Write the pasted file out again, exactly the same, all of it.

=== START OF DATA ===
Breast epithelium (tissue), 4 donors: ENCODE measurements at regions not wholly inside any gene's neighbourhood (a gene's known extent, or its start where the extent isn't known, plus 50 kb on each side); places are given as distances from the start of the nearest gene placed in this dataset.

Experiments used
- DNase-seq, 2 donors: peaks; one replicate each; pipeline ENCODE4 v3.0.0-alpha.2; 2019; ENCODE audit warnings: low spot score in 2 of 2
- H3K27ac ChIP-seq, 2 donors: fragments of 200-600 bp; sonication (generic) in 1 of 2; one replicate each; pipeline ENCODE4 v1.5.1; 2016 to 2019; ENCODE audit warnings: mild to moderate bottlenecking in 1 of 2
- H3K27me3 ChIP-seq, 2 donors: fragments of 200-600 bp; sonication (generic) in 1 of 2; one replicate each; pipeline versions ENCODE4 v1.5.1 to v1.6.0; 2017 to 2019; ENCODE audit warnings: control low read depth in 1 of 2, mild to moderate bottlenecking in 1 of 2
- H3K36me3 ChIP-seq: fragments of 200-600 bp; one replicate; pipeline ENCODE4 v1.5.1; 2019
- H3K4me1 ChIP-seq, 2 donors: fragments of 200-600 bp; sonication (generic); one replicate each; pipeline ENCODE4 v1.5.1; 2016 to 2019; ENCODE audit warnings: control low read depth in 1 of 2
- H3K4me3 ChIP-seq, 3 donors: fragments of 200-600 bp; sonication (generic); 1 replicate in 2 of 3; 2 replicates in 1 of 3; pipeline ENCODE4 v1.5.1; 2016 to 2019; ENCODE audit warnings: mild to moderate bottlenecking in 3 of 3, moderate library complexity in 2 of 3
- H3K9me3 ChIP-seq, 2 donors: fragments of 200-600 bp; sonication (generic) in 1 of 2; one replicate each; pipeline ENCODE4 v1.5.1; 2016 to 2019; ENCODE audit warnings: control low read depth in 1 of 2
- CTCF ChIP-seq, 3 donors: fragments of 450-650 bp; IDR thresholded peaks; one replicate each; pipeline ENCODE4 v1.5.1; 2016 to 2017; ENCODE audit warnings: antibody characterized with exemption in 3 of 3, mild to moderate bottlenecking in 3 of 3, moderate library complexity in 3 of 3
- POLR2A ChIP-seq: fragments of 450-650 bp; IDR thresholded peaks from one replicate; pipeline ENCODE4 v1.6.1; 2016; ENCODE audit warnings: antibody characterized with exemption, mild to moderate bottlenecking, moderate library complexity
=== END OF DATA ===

Breast epithelium (tissue), 4 donors: ENCODE measurements at regions not wholly inside any gene's neighbourhood (a gene's known extent, or its start where the extent isn't known, plus 50 kb on each side); places are given as distances from the start of the nearest gene placed in this dataset.

Experiments used
- DNase-seq, 2 donors: peaks; one replicate each; pipeline ENCODE4 v3.0.0-alpha.2; 2019; ENCODE audit warnings: low spot score in 2 of 2
- H3K27ac ChIP-seq, 2 donors: fragments of 200-600 bp; sonication (generic) in 1 of 2; one replicate each; pipeline ENCODE4 v1.5.1; 2016 to 2019; ENCODE audit warnings: mild to moderate bottlenecking in 1 of 2
- H3K27me3 ChIP-seq, 2 donors: fragments of 200-600 bp; sonication (generic) in 1 of 2; one replicate each; pipeline versions ENCODE4 v1.5.1 to v1.6.0; 2017 to 2019; ENCODE audit warnings: control low read depth in 1 of 2, mild to moderate bottlenecking in 1 of 2
- H3K36me3 ChIP-seq: fragments of 200-600 bp; one replicate; pipeline ENCODE4 v1.5.1; 2019
- H3K4me1 ChIP-seq, 2 donors: fragments of 200-600 bp; sonication (generic); one replicate each; pipeline ENCODE4 v1.5.1; 2016 to 2019; ENCODE audit warnings: control low read depth in 1 of 2
- H3K4me3 ChIP-seq, 3 donors: fragments of 200-600 bp; sonication (generic); 1 replicate in 2 of 3; 2 replicates in 1 of 3; pipeline ENCODE4 v1.5.1; 2016 to 2019; ENCODE audit warnings: mild to moderate bottlenecking in 3 of 3, moderate library complexity in 2 of 3
- H3K9me3 ChIP-seq, 2 donors: fragments of 200-600 bp; sonication (generic) in 1 of 2; one replicate each; pipeline ENCODE4 v1.5.1; 2016 to 2019; ENCODE audit warnings: control low read depth in 1 of 2
- CTCF ChIP-seq, 3 donors: fragments of 450-650 bp; IDR thresholded peaks; one replicate each; pipeline ENCODE4 v1.5.1; 2016 to 2017; ENCODE audit warnings: antibody characterized with exemption in 3 of 3, mild to moderate bottlenecking in 3 of 3, moderate library complexity in 3 of 3
- POLR2A ChIP-seq: fragments of 450-650 bp; IDR thresholded peaks from one replicate; pipeline ENCODE4 v1.6.1; 2016; ENCODE audit warnings: antibody characterized with exemption, mild to moderate bottlenecking, moderate library complexity